The Dead Bin
by Gary Clifton
Chapter 26: Fight Bite
Gold, like love, is not always found in the right places.
The three of us clustered up at Denny’s. Harper was having grease and cholesterol; me, some dry toast, and Maggs was picking at a salad. I hoped my aching stomach wouldn’t barf my toast back up.
My cellular broke up the party. “Hey, doc...? Okay: Emily, what’s up?” I was talking with Dr. Rosetti, calling from the morgue. “No I don’t like autopsies for crap. Besides, Martha isn’t exactly my — uh, our — case. How’s that? Hey, you bet, kiddo. I’m with Harper and Maggs. We’re on the way.”
“You got a very fine girlfriend, McCoy,” Maggs admonished. “That lady in the morgue has an eye on you. I’ll snitch to Janet.” She chuckled. “If you—”
“Rosetti says she struck gold and for us to get our asses over there.”
Once again, Rosetti was oddly sexy standing in a blood-splattered lab coat among naked, dead bodies on gurneys parked around the basement morgue. A second pathologist and his helper were working on a corpse at another sink.
Rosetti pointed to Saturday on a wall calendar and playfully punched me on the shoulder. Martha’s body was lying on a gurney, the standard “Y” incision gaping her chest and stomach cavities open. A stack of spare parts lay on a sink drainboard.
“Overtime, huh, Doc... er, Emily?” I asked.
“Overtime.” She smiled. “Dream on, fool. We’re just covered up. Moon must have been full last night.”
“Have a team of Homicide cops been out here already this morning?” I asked.
“Yes, and they said Martha was a whore who swindled old man Crawford and probably murdered him. Figured you parolees might be more interested.”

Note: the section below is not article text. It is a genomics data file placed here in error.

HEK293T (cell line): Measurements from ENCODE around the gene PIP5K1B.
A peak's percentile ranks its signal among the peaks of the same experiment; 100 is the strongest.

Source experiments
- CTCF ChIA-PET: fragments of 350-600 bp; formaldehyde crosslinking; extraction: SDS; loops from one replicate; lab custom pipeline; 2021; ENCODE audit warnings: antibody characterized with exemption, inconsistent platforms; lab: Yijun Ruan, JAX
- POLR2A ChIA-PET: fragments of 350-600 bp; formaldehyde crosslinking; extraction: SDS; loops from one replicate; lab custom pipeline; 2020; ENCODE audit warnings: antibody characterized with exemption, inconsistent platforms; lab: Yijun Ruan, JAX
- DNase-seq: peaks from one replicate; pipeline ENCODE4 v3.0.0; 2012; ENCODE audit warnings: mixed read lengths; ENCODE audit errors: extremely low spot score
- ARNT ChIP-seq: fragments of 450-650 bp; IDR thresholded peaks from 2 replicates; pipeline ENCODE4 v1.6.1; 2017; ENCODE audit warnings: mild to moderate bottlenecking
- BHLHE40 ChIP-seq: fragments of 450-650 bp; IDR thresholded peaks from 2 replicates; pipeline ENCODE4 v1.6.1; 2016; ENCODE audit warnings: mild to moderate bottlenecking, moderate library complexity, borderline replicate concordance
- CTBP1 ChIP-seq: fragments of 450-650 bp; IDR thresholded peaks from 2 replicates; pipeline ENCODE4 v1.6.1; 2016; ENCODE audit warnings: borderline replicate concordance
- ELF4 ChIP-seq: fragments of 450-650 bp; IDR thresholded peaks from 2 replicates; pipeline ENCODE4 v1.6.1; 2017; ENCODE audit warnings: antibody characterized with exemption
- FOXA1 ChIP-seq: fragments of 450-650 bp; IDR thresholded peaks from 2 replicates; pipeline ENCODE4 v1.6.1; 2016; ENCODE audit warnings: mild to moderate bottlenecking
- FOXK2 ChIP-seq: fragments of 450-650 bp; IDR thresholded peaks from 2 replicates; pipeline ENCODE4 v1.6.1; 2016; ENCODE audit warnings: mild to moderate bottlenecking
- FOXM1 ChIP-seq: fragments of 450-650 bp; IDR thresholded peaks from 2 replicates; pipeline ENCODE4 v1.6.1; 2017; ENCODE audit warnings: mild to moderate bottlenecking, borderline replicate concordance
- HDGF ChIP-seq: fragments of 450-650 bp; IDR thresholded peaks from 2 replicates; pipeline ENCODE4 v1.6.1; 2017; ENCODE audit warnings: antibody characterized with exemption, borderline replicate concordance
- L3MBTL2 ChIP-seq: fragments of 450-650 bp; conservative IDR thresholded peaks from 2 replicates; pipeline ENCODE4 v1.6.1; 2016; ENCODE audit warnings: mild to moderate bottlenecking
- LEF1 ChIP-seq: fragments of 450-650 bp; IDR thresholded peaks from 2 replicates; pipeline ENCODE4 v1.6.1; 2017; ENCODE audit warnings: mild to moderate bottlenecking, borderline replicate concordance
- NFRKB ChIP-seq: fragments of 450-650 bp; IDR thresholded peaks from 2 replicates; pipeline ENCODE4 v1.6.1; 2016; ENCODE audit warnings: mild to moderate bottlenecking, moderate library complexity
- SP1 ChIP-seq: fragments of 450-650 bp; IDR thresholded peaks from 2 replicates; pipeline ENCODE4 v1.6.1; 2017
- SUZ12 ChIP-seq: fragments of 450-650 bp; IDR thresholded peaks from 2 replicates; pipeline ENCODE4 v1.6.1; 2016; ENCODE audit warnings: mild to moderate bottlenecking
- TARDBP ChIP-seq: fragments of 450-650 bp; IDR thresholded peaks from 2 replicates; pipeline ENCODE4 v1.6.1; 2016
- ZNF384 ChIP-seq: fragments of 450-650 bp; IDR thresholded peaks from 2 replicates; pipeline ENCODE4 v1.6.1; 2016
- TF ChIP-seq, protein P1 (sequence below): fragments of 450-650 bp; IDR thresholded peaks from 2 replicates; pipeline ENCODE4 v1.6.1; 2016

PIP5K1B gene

“Pretty smart,” I said. “Keep talking.”
She turned to Martha’s body. “Blows to the head suggest the killer is left-handed. Hit her with a pipe or other metal weapon, but also with his fist. Y’all need to look for fight bite.”
Fight bite was an infection of the hand resulting from a fist striking another person’s teeth. I’d seen it before. It could be a very serious condition if not promptly treated.
“Human teeth are the devil’s germ-playground,” Rosetti continued. “We picked minute amounts of tissue out of her teeth. Outstanding chance of the killer having a hand that will soon become a hell of a mess.”
“If they scrub the hand?” Maggs asked.
“If — and immediately, like a minute or so after contact. But this killer fled the scene and was probably wearing gloves. Chances are excellent that time lapse and cover of the glove — which tore — caused the killer to mess around for a considerable time before washing or whatever. Soap and water wouldn’t kill the bacteria after a few minutes.”
“She bit him while he was wearing gloves?” Maggs asked.
“Killer hit her in the mouth. Teeth penetrated the gloves.”
“DNA?” Maggs asked.
“In a day or so,” Rosetti smiled.
“Great work, Emily,” I said.
“But wait, here’s the jackpot.” Rosetti turned to a countertop. With tweezers, she plucked a tiny fragment of metal from a glass lab jar. She slid the fragment under a microscope and motioned for us to look.
We all three obligingly looked.
“Ring stand, extracted from Martha’s cheek,” Rosetti said. “That’s the gadget on the corner of a jeweled ring that holds the stone in place.” She dropped the remnant into a plastic bag.
“You tell the Homicide guys who were here earlier about that?”
“They were so busy moaning about having to work on Saturday that they didn’t show much interest.”
“Damn, Doc... uh, Emily,” I said. “we’re gonna promote you to the Dead Bin.”
“Not sure that’s an improvement, even over this place.” She laughed and gestured around her. “But bring me the rest of this ring and we’ll ruin somebody’s day.”
“Knowing that information and finding the ring are a world apart,” Maggs said as we walked out. “But stranger stuff happens.”
Copyright © 2017 by Gary Clifton